Barrie was also known to have had friendships with other children, both before he met the Davies boys and after they had grown up. There has since been accusations that Barrie was a paedophile.  One source for the speculation is due to a scene in the novel “The Little White Bird”, in which the protagonist (who resembles Barrie) helps a small boy undress for bed, and at the boy’s request they sleep in the same bed.

Barrie suffered bereavements with the boys, losing the two to whom he was closest in their early twenties. George was killed in action in 1915, in World War I. Michael, with whom Barrie corresponded daily while at boarding school and university, drowned in 1921, with his friend and possible lover, Rupert Buxton, at a known danger spot at Sandford Lock near Oxford, one month short of his 21st birthday. Some years after Barrie’s death, Peter compiled his Morgue from family letters and papers, interpolated with his own informed comments on his family and their relationship with Barrie. Peter died by throwing himself in front of a train shortly after completing the work.

A statue of Peter Pan was placed in Kensington Gardens, erected secretly overnight for May Morning in 1912, and was supposed to be modelled upon old photographs of Michael dressed as the character. However, the sculptor, Sir George Frampton, used a different child as a model, leaving Barrie disappointed with the result. “It doesn’t show the devil in Peter”, he said.

Our modern idea of what the Devil looks like comes from depictions of Pan with his horns and goat feet.  According to the Greek myths, Pan is known for his sexual perversion.  This is perhaps the reason modern depictions of him in cartoons and movies show him corrupting the female characters.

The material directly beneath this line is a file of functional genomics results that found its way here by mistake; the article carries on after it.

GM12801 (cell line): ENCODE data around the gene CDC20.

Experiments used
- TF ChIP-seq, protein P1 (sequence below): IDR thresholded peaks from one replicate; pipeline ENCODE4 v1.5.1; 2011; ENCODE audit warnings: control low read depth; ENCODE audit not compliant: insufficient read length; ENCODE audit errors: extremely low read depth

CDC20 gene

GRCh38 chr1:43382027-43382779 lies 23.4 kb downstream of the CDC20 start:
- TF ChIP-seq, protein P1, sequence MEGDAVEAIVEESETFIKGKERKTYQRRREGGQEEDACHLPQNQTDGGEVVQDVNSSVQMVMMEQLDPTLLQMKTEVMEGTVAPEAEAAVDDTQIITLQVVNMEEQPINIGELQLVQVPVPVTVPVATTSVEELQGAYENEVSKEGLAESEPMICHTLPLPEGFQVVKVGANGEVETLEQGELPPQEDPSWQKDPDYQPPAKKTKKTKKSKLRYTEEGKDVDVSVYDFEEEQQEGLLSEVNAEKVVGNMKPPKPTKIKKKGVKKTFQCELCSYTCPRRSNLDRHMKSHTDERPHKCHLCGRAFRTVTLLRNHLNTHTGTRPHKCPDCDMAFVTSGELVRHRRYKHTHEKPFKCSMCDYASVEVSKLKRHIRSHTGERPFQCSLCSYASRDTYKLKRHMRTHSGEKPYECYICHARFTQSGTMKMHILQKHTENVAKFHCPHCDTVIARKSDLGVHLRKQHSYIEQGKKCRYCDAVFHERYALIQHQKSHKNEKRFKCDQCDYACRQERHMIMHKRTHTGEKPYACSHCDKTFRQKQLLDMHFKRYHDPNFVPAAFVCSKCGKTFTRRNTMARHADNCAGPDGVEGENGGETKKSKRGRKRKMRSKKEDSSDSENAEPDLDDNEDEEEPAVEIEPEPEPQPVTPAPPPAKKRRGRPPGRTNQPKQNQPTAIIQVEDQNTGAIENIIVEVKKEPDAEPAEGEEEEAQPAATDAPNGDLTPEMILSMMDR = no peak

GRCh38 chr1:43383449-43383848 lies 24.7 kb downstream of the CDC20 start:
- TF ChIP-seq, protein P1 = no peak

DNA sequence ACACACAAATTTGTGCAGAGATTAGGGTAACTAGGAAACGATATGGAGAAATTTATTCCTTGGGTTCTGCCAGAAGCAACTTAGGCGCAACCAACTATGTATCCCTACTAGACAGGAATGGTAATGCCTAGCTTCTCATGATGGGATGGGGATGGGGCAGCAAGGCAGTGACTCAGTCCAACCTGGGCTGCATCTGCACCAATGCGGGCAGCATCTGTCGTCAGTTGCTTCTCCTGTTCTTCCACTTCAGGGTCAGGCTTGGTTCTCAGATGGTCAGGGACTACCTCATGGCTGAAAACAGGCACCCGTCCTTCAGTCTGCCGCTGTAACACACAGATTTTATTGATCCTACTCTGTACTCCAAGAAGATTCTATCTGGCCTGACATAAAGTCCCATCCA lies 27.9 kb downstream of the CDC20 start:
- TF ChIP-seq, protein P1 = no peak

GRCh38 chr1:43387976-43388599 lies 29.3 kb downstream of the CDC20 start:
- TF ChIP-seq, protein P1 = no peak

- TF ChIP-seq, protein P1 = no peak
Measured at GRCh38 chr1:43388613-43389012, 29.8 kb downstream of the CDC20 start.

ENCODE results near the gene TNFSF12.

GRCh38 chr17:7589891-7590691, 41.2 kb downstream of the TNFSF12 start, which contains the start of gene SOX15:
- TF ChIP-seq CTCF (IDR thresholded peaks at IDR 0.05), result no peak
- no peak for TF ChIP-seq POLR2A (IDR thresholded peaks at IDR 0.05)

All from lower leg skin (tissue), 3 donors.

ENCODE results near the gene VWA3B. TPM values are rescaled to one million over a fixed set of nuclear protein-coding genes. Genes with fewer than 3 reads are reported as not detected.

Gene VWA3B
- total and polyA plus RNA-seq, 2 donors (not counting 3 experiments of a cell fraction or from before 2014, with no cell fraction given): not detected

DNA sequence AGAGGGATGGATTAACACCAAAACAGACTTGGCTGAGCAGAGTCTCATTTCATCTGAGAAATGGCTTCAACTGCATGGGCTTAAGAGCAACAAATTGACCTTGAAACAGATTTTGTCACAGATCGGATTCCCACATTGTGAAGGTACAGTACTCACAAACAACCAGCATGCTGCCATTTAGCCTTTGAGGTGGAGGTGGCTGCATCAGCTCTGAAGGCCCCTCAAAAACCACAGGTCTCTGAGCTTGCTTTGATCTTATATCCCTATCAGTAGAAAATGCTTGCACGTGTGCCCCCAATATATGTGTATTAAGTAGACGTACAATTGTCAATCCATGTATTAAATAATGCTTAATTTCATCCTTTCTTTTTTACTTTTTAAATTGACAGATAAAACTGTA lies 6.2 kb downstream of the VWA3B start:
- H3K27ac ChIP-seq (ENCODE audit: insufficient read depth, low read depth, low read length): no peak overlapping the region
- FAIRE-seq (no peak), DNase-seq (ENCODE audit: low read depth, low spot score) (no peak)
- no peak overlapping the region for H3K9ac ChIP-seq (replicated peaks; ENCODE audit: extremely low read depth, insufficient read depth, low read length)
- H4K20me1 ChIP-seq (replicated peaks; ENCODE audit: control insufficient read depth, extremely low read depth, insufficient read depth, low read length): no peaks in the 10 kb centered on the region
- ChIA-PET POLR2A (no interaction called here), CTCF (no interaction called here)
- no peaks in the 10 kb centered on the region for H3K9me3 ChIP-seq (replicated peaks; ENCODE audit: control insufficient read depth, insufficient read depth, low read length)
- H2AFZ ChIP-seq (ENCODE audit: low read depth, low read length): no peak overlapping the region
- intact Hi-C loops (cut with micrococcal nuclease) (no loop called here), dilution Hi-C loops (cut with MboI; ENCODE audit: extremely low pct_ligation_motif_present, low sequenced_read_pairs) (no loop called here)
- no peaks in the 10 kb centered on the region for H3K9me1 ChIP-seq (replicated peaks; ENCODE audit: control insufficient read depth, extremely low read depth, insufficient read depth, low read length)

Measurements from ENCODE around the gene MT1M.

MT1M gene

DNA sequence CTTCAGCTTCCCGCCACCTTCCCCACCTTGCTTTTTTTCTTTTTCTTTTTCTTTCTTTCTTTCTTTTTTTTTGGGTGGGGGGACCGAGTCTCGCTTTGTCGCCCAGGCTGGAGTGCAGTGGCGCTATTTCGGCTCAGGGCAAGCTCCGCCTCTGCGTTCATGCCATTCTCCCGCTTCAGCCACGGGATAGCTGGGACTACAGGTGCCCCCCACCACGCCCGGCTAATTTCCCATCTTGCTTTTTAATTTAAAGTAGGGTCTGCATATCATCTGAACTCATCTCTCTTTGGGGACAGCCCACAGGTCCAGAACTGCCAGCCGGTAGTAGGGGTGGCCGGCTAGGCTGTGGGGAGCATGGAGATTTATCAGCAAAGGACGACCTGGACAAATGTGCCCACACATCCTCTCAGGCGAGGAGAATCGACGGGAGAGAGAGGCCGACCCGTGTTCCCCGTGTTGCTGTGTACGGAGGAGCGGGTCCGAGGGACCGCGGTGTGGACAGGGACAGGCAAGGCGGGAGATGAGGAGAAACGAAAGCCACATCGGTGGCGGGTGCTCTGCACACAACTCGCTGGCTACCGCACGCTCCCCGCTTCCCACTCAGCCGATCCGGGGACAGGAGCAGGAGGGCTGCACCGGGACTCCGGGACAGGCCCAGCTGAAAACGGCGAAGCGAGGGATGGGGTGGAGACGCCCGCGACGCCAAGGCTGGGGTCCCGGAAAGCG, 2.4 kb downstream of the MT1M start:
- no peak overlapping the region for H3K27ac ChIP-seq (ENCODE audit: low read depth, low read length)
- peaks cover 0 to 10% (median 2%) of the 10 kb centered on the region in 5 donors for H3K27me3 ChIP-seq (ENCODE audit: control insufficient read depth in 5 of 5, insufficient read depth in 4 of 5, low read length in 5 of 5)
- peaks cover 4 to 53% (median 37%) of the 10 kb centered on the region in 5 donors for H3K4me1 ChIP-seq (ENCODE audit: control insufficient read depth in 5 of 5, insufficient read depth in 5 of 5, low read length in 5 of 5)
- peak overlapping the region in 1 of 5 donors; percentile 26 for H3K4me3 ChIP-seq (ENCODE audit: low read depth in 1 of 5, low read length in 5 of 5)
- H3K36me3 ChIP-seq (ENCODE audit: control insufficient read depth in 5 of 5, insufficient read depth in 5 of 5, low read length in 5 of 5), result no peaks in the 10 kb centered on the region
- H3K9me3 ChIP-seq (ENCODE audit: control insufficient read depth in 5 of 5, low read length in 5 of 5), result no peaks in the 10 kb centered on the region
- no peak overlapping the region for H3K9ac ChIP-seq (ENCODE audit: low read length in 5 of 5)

Pan’s appearances in films such as chronicles of narnia are simply eerie.   When mr. Tumnus takes lucy back to his place and serves her a hallucinogenic drink , he begins to play the Pan pipes and she passes out.  When she wakes up… mr. Tumnus is crying.  Why, did he do something shameful that made him afterwards cry?  

Pan’s appearance in the overtly satanic film “Pan’s Labyrinth” once again show Pan preying upon an innocent little girl.

Disney‘s white washed version of  the character has toned down the sexual perversion but still retains the “devil-like” attributes.  Enticing the little girl to leave her parents authority and go to a place with no rules… “there is only one thing you have to do… leave home behind and you can never come back”.  It’s the same lie Lucifer told the angels in heaven… “don’t you want to go to a place where we don’t ever have to follow the rules… all you have to do is leave home behind and you can never ever come back?”  Pans friends, not accidentally called “the lost boys” inhabit an island called “Neverland”.  Where “selfishness” and “do what thou wilt” is the rule of the day.  Kind of sounds like a similar story where a bunch of “pirates” or “Lost Angels” inhabit this “island in space” called planet earth.

Michael Jackson’s was so obsessed with the story of Peter Pan that he ended up building his own private theme park in his backyard called “Neverland”.  Like Barrie, Jackson seems to have an infatuation with the sexual deviant god Pan, as depicted in the artwork hanging in his studio.  The painting has jackson surrounded with naked little boys and girls while holding the Pan pipes.  His ranch full of sculptures of little boys and girls.  The very flag and logo for the Neverland Ranch is of a little boy.  Coincidence?? You be the judge.

640_scary_childrens_storiesNeedless to say, Disney is simply repackaging this dark tale.  In fact, many of the Disney classics are based off of extremely dark books.  Entertainment Tonight wrote an entire article outlining the origins of some of these beloved stories.

So don’t get lured into the darkness of Pan.  Don’t expose yourself to the rebellious spirit.  Instead, open your Bible and behold the greatest story ever told.  One of salvation from selfishness and eternal destruction.  A story that has the happiest ending of all, a returning home to the gift of eternal life.  Now that is something worth believing in.

And as always, remember to pray for people who make these movies.  We are all in need of a savior.  And like the apostle Peter tells us in 2 Peter 3:9,

“The Lord is not slack concerning his promise, as some men count slackness; but is longsuffering to us-ward, not willing that any should perish, but that all should come to repentance.”